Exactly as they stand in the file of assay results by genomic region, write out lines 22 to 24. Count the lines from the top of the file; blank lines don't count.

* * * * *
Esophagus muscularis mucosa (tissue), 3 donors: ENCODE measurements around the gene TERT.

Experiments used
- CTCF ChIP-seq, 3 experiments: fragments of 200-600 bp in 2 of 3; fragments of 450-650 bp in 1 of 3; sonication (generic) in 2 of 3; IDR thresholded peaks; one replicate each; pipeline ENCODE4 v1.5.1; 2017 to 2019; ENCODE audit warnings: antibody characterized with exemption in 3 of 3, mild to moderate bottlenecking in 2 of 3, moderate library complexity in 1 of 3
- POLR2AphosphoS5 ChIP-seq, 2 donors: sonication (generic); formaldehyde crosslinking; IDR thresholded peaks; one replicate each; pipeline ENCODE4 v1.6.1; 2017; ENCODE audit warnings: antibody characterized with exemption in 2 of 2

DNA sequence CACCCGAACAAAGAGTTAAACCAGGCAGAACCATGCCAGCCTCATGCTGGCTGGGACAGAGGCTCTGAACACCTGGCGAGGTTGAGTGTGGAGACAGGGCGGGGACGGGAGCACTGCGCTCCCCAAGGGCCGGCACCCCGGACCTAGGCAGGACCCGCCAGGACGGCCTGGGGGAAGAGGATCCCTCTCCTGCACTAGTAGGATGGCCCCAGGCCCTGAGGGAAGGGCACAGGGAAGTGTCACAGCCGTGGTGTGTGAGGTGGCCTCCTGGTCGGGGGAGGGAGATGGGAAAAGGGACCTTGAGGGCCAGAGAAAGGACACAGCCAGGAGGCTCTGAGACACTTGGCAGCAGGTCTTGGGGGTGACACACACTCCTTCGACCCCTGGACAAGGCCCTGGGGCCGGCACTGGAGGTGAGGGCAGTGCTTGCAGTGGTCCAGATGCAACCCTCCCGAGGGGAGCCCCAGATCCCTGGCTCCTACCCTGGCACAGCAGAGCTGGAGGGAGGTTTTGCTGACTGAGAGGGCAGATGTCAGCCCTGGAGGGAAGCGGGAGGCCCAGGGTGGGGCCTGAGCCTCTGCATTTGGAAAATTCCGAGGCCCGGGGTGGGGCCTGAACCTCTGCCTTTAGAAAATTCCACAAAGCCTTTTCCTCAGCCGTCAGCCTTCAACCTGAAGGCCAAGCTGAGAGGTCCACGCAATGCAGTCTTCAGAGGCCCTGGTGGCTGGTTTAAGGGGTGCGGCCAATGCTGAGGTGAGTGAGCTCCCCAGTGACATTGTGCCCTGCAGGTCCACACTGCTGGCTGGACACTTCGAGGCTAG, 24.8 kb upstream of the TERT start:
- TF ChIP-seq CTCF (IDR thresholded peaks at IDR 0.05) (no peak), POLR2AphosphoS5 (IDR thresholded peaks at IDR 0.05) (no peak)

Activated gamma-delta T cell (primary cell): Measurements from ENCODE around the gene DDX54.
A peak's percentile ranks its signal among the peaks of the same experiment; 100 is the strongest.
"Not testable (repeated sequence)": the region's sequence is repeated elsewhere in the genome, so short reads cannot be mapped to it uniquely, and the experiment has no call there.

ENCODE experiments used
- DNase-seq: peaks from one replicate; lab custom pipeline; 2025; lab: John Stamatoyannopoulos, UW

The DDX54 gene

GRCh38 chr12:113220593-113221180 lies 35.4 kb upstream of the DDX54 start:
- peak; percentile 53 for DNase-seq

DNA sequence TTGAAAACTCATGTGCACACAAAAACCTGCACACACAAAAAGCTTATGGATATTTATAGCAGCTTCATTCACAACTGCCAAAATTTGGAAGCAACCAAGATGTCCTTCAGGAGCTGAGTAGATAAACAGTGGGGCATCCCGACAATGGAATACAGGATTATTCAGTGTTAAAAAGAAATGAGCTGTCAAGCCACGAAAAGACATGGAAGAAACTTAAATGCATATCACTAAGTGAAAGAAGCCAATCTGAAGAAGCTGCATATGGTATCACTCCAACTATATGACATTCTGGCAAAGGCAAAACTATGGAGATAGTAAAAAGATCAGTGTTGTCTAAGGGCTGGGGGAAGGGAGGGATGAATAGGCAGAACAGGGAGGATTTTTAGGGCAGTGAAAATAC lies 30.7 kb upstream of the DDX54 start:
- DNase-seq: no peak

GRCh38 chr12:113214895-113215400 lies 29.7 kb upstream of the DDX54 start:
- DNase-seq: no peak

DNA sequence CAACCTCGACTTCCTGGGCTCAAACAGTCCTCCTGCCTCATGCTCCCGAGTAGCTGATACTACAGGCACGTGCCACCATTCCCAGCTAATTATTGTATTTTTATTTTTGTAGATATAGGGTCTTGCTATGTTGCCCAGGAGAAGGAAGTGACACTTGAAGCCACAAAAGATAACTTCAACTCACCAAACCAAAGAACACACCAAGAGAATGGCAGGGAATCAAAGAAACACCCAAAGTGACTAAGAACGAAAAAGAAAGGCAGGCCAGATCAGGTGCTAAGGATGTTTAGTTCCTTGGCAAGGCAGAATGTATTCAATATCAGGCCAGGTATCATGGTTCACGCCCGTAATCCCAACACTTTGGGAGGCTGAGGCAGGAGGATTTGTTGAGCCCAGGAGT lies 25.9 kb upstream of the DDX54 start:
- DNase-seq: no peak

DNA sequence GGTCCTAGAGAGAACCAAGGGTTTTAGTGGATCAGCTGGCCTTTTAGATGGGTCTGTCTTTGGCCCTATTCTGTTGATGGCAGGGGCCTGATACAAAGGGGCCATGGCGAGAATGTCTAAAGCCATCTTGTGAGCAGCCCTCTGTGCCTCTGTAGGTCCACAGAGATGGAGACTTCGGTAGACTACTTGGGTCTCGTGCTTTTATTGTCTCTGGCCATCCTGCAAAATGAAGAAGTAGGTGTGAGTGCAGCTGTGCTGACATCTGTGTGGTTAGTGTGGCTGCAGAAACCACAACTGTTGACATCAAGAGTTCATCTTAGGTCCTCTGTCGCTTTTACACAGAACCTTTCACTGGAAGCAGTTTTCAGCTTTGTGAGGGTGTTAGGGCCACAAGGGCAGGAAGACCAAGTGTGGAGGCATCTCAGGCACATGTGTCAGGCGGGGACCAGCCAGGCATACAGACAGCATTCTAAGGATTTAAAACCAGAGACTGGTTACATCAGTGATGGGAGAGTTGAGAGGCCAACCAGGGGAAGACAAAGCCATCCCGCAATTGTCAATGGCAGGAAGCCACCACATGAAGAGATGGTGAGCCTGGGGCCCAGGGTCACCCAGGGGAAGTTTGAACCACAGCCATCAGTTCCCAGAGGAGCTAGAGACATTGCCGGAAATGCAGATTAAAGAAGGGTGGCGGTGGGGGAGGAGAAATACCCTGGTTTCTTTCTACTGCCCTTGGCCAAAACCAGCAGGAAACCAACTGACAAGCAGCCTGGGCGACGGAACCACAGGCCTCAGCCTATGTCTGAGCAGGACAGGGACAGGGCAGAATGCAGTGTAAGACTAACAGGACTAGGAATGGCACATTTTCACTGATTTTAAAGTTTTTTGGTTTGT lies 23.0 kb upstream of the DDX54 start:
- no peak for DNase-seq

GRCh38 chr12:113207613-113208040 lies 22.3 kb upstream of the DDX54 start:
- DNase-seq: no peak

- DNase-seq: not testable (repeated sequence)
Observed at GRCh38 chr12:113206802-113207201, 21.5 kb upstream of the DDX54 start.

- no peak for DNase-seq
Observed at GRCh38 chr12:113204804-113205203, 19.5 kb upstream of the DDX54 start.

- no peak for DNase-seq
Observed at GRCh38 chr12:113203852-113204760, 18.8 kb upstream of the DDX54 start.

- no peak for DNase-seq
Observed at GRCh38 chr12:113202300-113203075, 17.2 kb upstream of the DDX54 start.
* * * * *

- no peak for DNase-seq

GRCh38 chr12:113207613-113208040 lies 22.3 kb upstream of the DDX54 start:
- DNase-seq: no peak